The New York Times recently took a look at this moment of panic, and confirmed that the only real result of a childhood spent playing D&D was: a life spent in creative industries. Authors Junot Diaz and Cory Doctorow talked to the paper about how Dungeons & Dragons set the course of their lives.

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When Your Dream Project Is A Financial Failure: Disney’s Treasure Planet

Let’s skip back a moment, to 1985:

Writer/directors Ron Clements and John Musker: Pirates! In! Space!

Chairman of Walt Disney Pictures Jeffrey Katzenberg: No.

Ron Clements and John Musker: But! Pirates! In! Space!

Jeffrey Katzenberg: What about this “Great Mouse” thing you’ve been talking about? That sounded cute. And topical!

Or, to another moment, in 1987:

Ron Clements and John Musker: Pirates! In! Space!

Jeffrey Katzenberg: Or mermaids! In water!

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The Tale of Shikanoko Sweepstakes!

The first book of Lian Hearn’s Tale of Shikanoko, Emperor of the Eight Islands, is out this week from Farrar, Straus & Giroux—and we want to send you a copy of it and an advance copy of book two, Autumn Princess, Dragon Child, which comes out June 7th!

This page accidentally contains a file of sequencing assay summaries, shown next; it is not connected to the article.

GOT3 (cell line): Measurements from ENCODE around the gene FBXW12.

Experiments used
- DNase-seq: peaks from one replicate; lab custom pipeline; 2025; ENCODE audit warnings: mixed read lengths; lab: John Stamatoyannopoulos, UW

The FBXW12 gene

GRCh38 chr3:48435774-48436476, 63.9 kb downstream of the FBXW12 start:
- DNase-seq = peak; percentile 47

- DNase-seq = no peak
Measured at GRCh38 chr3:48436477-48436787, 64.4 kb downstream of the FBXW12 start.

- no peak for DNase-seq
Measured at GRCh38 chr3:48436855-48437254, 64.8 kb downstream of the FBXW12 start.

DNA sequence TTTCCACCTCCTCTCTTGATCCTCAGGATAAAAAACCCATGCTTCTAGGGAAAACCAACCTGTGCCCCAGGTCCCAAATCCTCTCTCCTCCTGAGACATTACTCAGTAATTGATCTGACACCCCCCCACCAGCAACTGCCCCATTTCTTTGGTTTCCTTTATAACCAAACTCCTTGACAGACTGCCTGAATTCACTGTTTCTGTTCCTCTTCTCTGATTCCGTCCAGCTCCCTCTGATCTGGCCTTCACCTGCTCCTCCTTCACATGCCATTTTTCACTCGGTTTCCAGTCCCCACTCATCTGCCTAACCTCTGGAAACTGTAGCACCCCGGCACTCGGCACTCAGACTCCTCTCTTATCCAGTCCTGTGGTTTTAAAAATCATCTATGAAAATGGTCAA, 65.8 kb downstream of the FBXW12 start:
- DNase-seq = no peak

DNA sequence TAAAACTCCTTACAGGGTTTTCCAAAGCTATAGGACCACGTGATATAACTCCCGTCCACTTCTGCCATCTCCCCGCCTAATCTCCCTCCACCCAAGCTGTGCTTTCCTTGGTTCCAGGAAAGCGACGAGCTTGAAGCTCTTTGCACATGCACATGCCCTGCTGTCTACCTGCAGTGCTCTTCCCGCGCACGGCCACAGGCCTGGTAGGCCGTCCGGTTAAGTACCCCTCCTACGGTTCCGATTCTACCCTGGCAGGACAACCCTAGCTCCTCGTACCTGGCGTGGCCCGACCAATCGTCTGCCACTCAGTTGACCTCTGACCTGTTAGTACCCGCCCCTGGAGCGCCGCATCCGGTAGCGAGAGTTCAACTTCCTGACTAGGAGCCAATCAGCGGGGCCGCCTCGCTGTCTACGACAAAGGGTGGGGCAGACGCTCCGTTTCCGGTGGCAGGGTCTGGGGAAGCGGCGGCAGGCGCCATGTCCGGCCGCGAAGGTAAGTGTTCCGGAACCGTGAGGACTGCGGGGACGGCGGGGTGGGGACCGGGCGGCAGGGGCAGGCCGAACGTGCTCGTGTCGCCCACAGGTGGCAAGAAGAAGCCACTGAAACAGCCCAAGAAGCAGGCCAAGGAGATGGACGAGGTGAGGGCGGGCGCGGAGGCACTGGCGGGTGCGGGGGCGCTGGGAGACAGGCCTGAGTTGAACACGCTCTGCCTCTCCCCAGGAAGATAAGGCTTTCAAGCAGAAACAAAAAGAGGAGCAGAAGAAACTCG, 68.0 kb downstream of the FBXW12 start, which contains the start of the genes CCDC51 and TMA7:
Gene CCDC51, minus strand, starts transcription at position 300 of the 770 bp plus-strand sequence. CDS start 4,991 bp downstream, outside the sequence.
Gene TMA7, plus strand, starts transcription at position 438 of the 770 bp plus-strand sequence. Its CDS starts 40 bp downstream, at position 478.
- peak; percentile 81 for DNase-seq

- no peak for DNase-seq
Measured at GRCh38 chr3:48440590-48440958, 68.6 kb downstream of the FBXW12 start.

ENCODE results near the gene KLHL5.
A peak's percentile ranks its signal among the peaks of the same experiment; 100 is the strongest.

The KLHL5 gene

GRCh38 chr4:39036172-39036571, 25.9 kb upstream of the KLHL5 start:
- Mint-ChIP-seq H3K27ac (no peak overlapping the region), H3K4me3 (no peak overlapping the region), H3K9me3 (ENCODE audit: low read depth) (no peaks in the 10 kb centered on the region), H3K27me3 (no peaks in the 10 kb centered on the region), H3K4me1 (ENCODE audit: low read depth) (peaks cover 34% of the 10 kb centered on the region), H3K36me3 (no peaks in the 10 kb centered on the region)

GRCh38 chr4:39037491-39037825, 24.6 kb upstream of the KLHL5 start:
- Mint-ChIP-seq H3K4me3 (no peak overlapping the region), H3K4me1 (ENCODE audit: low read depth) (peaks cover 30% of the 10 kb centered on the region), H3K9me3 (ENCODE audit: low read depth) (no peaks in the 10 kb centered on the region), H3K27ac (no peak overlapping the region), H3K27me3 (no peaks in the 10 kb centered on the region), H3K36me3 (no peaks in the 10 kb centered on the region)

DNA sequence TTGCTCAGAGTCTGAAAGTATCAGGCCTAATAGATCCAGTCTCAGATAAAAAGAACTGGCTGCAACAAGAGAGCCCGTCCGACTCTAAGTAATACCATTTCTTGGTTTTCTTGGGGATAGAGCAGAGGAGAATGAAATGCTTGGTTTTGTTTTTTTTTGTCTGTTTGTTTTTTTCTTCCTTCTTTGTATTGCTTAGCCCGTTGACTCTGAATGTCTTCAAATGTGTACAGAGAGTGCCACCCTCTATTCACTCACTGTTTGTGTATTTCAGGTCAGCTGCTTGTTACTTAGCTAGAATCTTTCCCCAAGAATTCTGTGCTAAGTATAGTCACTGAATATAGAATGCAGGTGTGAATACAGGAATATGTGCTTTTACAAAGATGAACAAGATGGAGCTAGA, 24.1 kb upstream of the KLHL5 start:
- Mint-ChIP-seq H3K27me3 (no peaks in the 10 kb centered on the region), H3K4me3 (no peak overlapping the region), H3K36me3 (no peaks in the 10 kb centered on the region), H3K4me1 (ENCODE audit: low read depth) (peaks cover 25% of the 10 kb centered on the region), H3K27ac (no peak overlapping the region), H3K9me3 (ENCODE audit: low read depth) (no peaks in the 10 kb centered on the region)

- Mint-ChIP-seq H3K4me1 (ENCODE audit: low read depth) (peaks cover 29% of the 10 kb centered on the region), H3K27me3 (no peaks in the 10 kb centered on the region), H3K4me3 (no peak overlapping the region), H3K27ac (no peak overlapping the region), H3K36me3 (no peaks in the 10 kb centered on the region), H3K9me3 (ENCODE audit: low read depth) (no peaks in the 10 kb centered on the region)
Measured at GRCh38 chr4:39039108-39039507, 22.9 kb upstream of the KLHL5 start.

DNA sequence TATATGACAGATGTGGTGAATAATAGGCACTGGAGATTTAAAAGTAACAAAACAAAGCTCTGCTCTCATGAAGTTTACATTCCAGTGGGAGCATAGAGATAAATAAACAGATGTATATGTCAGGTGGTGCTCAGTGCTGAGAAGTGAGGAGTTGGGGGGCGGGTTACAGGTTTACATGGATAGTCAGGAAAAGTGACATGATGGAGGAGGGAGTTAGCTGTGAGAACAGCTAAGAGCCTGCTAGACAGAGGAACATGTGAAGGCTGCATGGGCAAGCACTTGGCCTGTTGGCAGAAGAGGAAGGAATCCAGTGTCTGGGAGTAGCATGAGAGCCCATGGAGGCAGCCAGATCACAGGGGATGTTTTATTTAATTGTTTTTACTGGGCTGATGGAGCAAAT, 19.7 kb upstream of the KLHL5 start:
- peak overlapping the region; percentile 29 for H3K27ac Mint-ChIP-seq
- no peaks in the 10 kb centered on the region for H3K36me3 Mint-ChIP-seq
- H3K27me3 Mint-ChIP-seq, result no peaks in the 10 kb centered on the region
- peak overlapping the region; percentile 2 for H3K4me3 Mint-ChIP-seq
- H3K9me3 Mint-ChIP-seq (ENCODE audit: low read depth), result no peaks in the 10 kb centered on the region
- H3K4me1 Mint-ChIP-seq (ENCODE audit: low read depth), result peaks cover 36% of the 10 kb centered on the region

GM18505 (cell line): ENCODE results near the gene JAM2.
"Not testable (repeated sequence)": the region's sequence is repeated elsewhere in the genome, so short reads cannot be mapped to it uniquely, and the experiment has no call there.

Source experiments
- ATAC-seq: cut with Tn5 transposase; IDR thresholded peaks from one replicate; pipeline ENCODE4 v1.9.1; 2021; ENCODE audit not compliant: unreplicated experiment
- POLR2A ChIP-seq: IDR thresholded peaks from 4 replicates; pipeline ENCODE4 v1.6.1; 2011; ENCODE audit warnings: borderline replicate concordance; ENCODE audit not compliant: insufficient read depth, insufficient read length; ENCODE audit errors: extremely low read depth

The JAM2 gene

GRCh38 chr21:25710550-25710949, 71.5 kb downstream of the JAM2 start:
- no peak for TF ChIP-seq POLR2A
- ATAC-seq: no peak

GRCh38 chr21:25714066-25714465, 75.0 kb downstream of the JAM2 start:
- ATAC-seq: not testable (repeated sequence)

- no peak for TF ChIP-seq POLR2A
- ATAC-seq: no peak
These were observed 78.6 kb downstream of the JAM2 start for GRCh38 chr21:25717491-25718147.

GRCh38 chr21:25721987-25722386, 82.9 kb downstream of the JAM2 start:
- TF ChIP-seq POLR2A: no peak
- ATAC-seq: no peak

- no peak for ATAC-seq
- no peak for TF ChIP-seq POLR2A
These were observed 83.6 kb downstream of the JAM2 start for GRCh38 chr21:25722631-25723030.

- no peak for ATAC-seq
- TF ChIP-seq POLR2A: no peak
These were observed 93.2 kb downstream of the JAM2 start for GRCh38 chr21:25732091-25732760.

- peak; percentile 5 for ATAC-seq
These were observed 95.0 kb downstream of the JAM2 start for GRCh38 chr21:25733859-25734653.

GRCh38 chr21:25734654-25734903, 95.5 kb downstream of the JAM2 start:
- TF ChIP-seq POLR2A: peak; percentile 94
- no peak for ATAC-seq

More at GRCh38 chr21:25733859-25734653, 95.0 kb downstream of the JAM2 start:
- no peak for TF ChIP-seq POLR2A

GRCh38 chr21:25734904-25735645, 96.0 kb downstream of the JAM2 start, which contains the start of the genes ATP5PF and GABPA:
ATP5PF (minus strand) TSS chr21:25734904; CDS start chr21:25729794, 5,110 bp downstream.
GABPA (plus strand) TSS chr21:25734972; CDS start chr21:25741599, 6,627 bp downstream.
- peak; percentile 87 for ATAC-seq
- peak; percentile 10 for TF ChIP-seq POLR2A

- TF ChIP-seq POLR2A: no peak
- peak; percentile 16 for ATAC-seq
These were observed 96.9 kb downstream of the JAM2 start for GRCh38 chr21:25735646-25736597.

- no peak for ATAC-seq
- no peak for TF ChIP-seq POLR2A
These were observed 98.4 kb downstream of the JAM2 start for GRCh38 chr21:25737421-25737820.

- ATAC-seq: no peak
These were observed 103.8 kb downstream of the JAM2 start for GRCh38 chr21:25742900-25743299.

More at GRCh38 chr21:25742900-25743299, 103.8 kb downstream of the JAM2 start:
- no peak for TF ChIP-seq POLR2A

In the opening pages of the action-packed Book One of Lian Hearn’s epic Tale of Shikanoko series–all of which will be published in 2016–a future lord is dispossessed of his birthright by a scheming uncle, a mountain sorcerer imbues a mask with the spirit of a great stag for a lost young man, a stubborn father forces his son to give up his wife to his older brother, and a powerful priest meddles in the succession to the Lotus Throne, the child who is the rightful heir to the emperor barely escaping the capital in the arms of his sister. And that is just the beginning.

As destiny weaves its rich tapestry, a compelling drama plays out against a background of wild forests, elegant castles, hidden temples, and savage battlefields. This is the medieval Japan of Lian Hearn’s imagination, where animal spirits clash with warriors and children navigate a landscape as serene as it is deadly.

Comment in the post to enter!

NO PURCHASE NECESSARY TO ENTER OR WIN. A purchase does not improve your chances of winning. Sweepstakes open to legal residents of 50 United States and D.C., and Canada (excluding Quebec). To enter, comment on this post beginning at 1:30 PM Eastern Time (ET) on April 28th. Sweepstakes ends at 12:00 PM ET on May 2nd. Void outside the United States and Canada and where prohibited by law. Please see full details and official rules here. Sponsor:, 175 Fifth Ave., New York, NY 10010.

Paolo Bacigalupi Uses Fiction and Law to Debate Whether Robots Are Capable of Murder